High spirits and wackiness abound at the inaugural Flatlake Festival

"Monaghan is a dangerous place if you're cheeky," writer Patrick McCabe warned the audience at this year's inaugural Flatlake…

"Monaghan is a dangerous place if you're cheeky," writer Patrick McCabe warned the audience at this year's inaugural Flatlake Festival, a brilliant mixture of comedy, music, readings and plenty of general wackiness.

McCabe spent most of the weekend in his Radio Butty booth which was covered in ancient news clippings, comics, records, old-style phone books and 1940s adverts for soap and false teeth.

With his long grey beard, and dressed in a suit and hat, McCabe broadcast Radio Butty throughout the festival with country tunes, made-up excerpts from Fair City, and songs like A Mother's Love is a Blessing.

Decorated by McCabe and his wife, the artist Margot Quinn, the Radio Butty booth was just one of the many creative touches that made for a unique event on the spectacular grounds of Hilton Park in Co Monaghan.


The Butty Barn played host to the main performances such as Eoin MacNamee, a powerful reading from Claire Keegan, discussions with Neil Jordan and Stephen Rea, while there was film, theatre and live music in marquees around the estate.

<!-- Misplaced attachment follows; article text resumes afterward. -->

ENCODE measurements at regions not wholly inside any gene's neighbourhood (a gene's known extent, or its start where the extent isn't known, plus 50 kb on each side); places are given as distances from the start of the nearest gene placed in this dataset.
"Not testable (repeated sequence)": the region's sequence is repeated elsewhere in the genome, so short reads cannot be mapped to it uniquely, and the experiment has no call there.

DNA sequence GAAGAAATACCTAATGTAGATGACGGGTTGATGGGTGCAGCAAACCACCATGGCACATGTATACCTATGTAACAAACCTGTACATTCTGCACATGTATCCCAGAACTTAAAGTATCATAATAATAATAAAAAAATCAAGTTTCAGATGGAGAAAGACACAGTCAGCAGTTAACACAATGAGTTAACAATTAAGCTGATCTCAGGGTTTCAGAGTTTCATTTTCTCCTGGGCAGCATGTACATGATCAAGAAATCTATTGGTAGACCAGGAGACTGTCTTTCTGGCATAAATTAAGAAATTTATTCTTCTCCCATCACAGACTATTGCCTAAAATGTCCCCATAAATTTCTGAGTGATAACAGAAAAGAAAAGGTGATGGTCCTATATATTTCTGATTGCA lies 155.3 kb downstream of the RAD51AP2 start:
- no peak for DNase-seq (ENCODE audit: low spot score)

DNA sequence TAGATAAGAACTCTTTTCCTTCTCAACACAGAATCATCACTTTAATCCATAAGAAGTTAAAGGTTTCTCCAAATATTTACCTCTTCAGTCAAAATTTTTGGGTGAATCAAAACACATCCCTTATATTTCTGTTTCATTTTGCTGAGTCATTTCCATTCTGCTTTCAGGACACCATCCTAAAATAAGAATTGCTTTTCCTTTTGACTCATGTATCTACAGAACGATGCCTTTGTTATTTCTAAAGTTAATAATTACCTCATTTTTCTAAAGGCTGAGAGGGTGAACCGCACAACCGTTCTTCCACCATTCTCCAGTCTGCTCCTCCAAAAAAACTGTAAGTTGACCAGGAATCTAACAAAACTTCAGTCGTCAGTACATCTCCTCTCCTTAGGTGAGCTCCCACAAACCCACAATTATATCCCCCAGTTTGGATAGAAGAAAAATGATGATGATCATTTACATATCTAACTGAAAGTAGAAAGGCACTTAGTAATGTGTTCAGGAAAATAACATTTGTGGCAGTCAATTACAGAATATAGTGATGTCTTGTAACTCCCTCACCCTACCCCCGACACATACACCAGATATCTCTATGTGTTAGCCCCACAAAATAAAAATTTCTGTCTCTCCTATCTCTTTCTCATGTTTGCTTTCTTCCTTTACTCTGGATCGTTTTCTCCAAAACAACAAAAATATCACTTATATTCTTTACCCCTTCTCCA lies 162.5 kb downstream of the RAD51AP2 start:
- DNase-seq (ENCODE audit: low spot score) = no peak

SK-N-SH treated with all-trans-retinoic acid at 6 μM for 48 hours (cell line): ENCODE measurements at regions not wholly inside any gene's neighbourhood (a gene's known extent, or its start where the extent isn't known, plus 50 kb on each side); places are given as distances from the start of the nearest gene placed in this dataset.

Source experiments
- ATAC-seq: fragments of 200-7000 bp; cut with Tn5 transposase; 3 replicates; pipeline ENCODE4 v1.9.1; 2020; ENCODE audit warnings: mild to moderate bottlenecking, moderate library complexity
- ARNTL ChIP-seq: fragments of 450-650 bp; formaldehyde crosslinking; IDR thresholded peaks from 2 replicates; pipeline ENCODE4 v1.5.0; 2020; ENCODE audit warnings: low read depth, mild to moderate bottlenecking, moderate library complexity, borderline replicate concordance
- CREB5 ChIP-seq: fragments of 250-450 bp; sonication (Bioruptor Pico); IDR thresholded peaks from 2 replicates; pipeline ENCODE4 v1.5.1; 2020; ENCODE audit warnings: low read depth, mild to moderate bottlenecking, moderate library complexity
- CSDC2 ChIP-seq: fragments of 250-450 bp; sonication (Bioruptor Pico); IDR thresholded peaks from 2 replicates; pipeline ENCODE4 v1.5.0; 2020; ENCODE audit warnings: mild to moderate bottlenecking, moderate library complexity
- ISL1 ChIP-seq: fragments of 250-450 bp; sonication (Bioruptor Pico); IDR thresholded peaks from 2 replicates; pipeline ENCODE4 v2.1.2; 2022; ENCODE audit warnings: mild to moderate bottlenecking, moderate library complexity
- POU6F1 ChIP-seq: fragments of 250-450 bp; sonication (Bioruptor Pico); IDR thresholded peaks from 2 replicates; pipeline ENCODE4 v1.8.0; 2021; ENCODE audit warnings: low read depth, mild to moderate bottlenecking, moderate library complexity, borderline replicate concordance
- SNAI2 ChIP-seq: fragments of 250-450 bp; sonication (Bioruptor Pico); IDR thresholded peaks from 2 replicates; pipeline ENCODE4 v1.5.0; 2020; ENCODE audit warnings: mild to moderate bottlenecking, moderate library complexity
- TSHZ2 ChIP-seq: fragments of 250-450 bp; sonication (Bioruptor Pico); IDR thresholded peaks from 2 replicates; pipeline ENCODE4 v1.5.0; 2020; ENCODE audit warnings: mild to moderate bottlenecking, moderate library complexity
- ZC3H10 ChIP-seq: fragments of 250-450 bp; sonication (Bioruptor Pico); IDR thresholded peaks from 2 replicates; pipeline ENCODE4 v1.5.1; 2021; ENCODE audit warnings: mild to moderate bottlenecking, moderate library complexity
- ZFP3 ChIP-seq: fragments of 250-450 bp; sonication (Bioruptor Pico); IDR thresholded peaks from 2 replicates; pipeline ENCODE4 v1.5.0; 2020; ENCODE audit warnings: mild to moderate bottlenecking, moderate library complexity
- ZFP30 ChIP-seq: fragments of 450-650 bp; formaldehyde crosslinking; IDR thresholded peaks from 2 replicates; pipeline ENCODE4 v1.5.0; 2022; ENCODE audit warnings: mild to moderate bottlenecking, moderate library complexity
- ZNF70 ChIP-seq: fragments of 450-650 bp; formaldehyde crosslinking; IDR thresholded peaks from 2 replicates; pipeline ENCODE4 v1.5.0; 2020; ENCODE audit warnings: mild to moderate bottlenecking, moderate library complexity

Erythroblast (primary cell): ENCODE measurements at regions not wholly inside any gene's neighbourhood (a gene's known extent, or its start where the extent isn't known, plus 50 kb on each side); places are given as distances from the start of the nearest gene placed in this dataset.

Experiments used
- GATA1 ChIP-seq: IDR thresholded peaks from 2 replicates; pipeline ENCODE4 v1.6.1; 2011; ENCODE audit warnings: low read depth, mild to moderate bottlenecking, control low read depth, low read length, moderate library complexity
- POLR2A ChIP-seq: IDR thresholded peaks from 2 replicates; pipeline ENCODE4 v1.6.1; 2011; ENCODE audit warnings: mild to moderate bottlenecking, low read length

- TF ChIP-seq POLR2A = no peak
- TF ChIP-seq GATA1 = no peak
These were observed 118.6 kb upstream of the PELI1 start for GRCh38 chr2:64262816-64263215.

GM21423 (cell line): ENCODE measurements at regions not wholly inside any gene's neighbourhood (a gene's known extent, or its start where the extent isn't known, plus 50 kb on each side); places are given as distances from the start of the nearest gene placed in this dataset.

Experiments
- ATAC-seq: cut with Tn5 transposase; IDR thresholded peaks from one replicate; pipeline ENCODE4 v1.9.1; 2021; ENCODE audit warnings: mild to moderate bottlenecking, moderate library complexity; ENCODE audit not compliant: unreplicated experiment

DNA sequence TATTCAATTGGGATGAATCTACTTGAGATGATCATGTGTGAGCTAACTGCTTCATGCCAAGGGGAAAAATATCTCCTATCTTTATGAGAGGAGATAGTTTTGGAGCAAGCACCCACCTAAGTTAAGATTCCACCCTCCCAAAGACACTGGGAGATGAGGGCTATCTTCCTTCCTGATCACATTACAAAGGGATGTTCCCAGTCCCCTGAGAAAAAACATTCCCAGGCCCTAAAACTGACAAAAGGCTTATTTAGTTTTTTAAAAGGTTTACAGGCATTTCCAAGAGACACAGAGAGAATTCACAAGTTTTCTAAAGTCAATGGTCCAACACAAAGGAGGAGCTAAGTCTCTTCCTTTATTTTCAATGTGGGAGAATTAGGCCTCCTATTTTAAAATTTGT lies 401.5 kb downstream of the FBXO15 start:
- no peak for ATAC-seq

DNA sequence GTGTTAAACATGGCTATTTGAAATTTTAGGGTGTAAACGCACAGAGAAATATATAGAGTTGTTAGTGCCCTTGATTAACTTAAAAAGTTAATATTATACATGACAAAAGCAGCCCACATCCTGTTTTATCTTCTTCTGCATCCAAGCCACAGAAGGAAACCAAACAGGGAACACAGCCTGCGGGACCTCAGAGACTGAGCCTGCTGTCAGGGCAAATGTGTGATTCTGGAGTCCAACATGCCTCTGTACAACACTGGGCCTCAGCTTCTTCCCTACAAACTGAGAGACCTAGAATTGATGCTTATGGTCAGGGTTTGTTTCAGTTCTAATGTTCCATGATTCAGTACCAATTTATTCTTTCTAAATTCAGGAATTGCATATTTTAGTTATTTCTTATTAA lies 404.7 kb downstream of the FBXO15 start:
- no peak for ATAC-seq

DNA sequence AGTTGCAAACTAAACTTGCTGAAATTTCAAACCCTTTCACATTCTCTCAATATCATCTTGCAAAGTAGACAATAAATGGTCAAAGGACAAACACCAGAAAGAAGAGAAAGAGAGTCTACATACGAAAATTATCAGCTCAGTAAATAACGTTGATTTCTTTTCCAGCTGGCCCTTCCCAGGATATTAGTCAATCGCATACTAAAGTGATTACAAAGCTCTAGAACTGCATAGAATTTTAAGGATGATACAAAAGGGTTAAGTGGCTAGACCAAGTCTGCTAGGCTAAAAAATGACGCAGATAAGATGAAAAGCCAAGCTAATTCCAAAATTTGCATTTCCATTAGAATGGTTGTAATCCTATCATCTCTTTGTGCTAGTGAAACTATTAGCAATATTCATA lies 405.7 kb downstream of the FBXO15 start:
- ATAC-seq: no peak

In the Post-Lounge Tent of Sentimentalism there was poetry about Osama bin Laden mowing the lawn, a musical performance with a Hoover and some gurgling vocals, and a wide - often bizarre - range of acts in the X-Tractor Talent Competition.

In the afternoon people sat in the sun - and the odd light shower - with their pints eating burgers or chicken korma, with Aidan Coleman's one-man band bellowing out Nessun Dorma and operatic covers of Led Zeppelin.

A man wandered through the crowds pushing a harmonium, the tinkling sound like an old jewellery box drifting out over the old abandoned tractors and a pig roasting on a spit.

There was charcoal and painting workshops for children, while two well-dressed ushers kept company with those queuing at the 15-second film booth.

There wasn't an inch of space on the bales of hay in the Butty Barn for the inaugural Flatlake Interview of Eugene McCabe by Colm Tóibín. The stage, decorated like a cosy sitting-room with two armchairs, a lamp and faded family portraits, made the perfect setting for this stimulating literary interview with a "master of the vernacular".

Tóibín asked McCabe about his early writing life, working on The Riordans TV show and one of his most admired works Death and Nightingales.

Liquorice Allsorts were aplenty at the book launch of Bertie Basset and the Swinging Drumlins, a collaboration between childhood buddies John Mallon, the artist, and Pat McCabe, which took place at a blazing bonfire in the lower field.

One of the great successes of the Flatlake Festival was its ability to move away from the usual arts and literary audience and attract all ages - from toddlers running around in their bare feet, the 10-year-olds who heckled poet Patrick Conyngham, the teens playing rock in the talent contest and all ages beyond.

Later in the evening Pat McCabe sang a few tunes on guitar, the roast pig was served up and people sat around the bonfire, the moon hovering over the glassy lake and the rows and rows of poplar trees.

Sorcha Hamilton

Sorcha Hamilton

Sorcha Hamilton is an Irish Times journalist